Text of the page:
Medical services

Medical services in the rural areas are somewhat under-developed and clinics and hospitals may be few and far between. The main cities and towns have a varied selection of good private clinics and hospitals.

Chemists / Pharmacies

Travellers should carry an adequate supply of their prescribed medicines with them although chemists in the major centres now carry a wide range of medicines and first aid accessories. There are some emergency chemists open after hours or on Sundays in Lusaka.

Health Requirements

Visitors from, or passing through, a yellow fever and cholera zone (most of tropical Africa and South America) must be able to produce a valid International Certificate of Vaccination.

Passengers travelling between Europe and Zambia do not need a Yellow Fever certificate.


No immunisations are required by law for entry into Zambia, unless you are coming from an area where yellow fever is endemic.  However, the Centres for Disease Control and Prevention (CDC) recommends the following:

Make sure you are up-to-date on routine vaccines, these include:
measles-mumps-rubella (MMR) vaccine, diphtheria-tetanus-pertussis vaccine, varicella (chickenpox) vaccine, polio vaccine, and your yearly flu shot.

Travel vaccines include Hepatitis A, Hepatitis B, Typhoid. and malaria medication


Zambia is a malarial area.  Speak to your health professional about prophylaxis and use insect bite prevention measures.  Symptoms usually appear within in 7-30 days but can take longer to develop.

Symptoms include high fevers, shaking chills, and flu-like illness. Without treatment, malaria can cause severe illness and even death.  You should see a doctor immediately and stress that you have been in a malarial area.  Some medical practitioners in non-malarial areas are not aware of the urgent necessity for immediate treatment, if you have been in a malarial area insist on immediate treatment whilst waiting for test results to come through.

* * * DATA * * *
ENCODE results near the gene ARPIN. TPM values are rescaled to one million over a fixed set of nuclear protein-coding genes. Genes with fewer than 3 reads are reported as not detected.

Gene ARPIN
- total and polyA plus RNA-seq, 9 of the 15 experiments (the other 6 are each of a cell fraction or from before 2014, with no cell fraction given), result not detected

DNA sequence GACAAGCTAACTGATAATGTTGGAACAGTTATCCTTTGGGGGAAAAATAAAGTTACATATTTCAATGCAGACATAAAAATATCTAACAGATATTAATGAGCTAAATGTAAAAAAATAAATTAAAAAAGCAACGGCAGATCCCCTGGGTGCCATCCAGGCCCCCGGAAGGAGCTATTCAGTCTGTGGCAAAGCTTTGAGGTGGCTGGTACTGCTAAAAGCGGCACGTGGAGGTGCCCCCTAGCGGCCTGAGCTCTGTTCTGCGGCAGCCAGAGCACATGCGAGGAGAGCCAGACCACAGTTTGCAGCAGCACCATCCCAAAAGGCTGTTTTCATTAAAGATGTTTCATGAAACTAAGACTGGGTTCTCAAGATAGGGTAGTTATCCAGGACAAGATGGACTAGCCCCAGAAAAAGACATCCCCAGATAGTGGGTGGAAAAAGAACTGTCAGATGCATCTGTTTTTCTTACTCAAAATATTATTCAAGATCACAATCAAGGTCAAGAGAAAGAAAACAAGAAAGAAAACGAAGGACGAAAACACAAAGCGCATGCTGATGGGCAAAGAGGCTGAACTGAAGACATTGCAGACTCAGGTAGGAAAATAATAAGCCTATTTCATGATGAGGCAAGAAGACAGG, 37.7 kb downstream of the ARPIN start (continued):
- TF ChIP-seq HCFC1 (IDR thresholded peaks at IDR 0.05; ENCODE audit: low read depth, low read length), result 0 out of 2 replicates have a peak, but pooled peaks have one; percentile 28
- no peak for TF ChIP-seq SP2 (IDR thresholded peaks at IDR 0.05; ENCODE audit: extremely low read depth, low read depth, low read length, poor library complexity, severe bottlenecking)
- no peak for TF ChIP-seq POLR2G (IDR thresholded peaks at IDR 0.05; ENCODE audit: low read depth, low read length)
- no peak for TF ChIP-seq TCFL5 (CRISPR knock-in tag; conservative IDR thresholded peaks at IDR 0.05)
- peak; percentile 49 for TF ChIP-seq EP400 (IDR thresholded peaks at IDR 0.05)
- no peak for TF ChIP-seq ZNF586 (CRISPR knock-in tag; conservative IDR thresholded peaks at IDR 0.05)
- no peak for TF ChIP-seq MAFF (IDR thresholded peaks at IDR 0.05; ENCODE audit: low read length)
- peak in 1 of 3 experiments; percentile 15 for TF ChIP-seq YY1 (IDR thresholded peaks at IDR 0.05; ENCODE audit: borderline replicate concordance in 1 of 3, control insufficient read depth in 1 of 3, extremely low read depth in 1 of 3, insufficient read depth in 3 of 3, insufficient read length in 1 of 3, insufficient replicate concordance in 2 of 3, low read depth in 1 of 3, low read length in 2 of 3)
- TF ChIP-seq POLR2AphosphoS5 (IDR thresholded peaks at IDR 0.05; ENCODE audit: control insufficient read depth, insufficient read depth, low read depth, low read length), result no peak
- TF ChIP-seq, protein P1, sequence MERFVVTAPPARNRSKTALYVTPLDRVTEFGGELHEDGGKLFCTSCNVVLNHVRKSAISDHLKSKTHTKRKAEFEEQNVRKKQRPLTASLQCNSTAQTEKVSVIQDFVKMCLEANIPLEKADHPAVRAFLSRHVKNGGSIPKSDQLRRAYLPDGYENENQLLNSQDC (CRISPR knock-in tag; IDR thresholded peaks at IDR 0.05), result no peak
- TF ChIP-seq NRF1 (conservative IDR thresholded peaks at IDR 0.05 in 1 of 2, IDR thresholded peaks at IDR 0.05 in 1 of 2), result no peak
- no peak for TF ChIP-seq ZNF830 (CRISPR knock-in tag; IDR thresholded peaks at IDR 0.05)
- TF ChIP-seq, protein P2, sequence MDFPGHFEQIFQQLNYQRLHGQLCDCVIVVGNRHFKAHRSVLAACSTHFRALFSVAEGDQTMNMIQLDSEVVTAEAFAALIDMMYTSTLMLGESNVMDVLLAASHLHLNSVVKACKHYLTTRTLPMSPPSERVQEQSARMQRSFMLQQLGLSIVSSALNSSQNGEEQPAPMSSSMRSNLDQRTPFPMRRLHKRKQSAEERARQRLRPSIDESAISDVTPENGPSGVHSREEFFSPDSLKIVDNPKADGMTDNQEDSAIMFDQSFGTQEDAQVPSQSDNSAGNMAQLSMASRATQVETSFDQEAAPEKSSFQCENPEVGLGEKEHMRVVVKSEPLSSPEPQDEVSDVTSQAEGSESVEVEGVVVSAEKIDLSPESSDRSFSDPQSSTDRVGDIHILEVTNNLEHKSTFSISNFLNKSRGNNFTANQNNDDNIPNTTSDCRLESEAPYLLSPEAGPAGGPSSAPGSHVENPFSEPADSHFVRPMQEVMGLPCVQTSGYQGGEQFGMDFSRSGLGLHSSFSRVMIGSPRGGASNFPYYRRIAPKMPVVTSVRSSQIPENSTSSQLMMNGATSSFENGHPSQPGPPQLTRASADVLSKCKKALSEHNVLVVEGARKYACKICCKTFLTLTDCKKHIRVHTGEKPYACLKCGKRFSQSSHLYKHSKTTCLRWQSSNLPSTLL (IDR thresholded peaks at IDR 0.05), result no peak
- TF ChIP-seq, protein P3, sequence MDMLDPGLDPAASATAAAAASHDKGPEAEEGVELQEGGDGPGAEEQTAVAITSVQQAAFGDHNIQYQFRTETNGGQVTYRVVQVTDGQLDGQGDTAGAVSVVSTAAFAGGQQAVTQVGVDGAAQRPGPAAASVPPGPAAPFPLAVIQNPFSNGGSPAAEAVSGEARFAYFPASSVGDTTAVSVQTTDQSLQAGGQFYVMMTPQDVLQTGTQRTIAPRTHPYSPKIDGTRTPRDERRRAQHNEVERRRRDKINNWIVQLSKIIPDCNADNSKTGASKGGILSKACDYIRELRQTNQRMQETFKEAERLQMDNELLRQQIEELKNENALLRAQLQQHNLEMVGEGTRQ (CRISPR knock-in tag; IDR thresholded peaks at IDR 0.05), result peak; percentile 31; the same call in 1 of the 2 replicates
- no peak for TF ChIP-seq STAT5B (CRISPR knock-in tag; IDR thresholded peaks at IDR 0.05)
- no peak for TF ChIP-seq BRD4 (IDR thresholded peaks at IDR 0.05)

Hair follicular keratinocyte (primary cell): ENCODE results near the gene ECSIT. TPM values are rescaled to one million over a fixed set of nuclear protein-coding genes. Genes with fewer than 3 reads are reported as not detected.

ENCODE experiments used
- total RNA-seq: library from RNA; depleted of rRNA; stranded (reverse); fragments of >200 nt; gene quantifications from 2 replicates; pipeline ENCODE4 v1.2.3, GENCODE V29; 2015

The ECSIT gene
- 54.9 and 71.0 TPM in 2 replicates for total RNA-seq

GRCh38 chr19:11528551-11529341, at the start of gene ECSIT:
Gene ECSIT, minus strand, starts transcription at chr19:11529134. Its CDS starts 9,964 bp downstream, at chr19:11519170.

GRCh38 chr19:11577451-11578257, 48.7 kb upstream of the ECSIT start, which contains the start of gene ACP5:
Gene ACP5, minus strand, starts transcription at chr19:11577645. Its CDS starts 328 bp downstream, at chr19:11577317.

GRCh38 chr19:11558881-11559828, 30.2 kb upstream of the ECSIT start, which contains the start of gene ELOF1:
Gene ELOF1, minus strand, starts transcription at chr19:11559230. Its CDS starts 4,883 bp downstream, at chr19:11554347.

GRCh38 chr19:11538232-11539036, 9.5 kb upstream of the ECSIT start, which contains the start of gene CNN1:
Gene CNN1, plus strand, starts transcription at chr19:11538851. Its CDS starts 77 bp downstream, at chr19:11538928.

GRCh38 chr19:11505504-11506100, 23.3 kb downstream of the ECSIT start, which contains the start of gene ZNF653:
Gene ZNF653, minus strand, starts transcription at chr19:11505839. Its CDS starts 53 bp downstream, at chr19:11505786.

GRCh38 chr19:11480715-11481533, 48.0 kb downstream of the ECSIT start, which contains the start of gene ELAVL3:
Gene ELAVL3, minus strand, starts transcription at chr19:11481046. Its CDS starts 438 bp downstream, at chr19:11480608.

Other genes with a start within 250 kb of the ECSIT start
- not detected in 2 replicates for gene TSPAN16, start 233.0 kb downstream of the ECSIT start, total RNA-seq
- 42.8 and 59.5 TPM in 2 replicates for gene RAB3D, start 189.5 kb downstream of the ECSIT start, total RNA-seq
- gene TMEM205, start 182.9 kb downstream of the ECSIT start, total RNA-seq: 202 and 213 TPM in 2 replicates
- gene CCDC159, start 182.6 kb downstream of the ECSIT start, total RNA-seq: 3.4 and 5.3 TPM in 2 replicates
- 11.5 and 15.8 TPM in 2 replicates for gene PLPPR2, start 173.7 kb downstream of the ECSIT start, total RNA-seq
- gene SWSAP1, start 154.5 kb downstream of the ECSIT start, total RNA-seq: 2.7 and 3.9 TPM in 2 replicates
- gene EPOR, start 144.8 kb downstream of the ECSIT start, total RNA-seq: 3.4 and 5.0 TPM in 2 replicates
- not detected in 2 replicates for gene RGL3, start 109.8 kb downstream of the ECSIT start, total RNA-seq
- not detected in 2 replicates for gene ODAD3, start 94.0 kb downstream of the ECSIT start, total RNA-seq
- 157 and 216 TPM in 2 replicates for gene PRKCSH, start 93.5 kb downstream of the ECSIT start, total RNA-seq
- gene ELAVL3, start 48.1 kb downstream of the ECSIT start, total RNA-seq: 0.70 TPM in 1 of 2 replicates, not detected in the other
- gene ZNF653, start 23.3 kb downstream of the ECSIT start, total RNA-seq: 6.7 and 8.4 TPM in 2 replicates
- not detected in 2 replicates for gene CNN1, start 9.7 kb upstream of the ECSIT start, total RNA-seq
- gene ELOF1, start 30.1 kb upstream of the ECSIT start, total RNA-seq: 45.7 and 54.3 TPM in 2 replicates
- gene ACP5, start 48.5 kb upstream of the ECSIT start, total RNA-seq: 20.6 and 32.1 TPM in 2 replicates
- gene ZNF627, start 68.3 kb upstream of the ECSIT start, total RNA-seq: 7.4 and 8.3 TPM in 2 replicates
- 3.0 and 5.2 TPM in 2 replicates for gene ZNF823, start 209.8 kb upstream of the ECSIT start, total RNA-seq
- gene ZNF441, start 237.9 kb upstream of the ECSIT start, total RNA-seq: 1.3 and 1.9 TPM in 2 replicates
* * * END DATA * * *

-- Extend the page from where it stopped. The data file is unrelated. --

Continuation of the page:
Trypanosomiasis (Sleeping sickness)

There have recently been a few cases reported in Zambia.  There is no vaccine to prevent trypanosomiasis but  the use of insect bite prevention measures can help.

Symptoms include fever, headache, lethargy, confusion, sleep disturbances, tremors, and loss of weight.  It is important to begin treatment as soon as possible.


Bilharzia is contracted through exposure to contaminated water, therefore it is advisable to avoid wading in still water. 

Intestinal symptoms include abdominal pain and diarrhoea (which may be bloody).  Urinary symptoms may include frequent urination, painful urination, and blood in the urine.  Some people do not show any symptoms at all.  The disease is easily curable.  It is probably a good idea to have a test a few months after returning home as this is a very easy disease to contract.

Emergency medical evacuation. 

This should be covered by good travel insurances.

Health International/Medical Air Rescue Service (MARS)
Cairo Rd North End (next to Barclays Bank), PO Box 35999, Lusaka
Tel: 0211 236644 or 702664 for emergencies, or 231175/6 for general enquiries

Specialty Emergency Services MedRescue
Sandy's Creations, PO Box 31500, Kafue Rd, Lusaka;
Tel: +260 211  273302-7
Cell: 097 777 0305/ 097 777 0302
Radio Phone: +260 211 212663/4
Emergency  Control Centre:(01) 273302-7
E-mail :

For less life-threatening conditions, your embassy, hotel or lodge can recommend a doctor. A sick foreign traveller will usually be accepted by one of the private clinics. Proof of comprehensive medical insurance will help.


In the 2013 Report on the Global AIDS Epidemic the UNAIDS/WHO Working Group estimated that around 950,000 adults aged 15 or over in Zambia were living with HIV; the prevalence percentage was estimated at around 12.7% of the adult population. Exercise normal precautions to avoid exposure to HIV/AIDS.

First Aid Kit

Prescription medication


Anti-histamine (tablets and lotion)

Insect repellent – some work, some don’t.  Honestly, some people will be bitten wearing anything except possibly 100% Deet.  For the lucky ones, a quick slather of chamomile will keep everything at bay, especially if their unlucky friend has neglected to apply their weapons grade chemicals.

Anti-bacterial lotion or wipes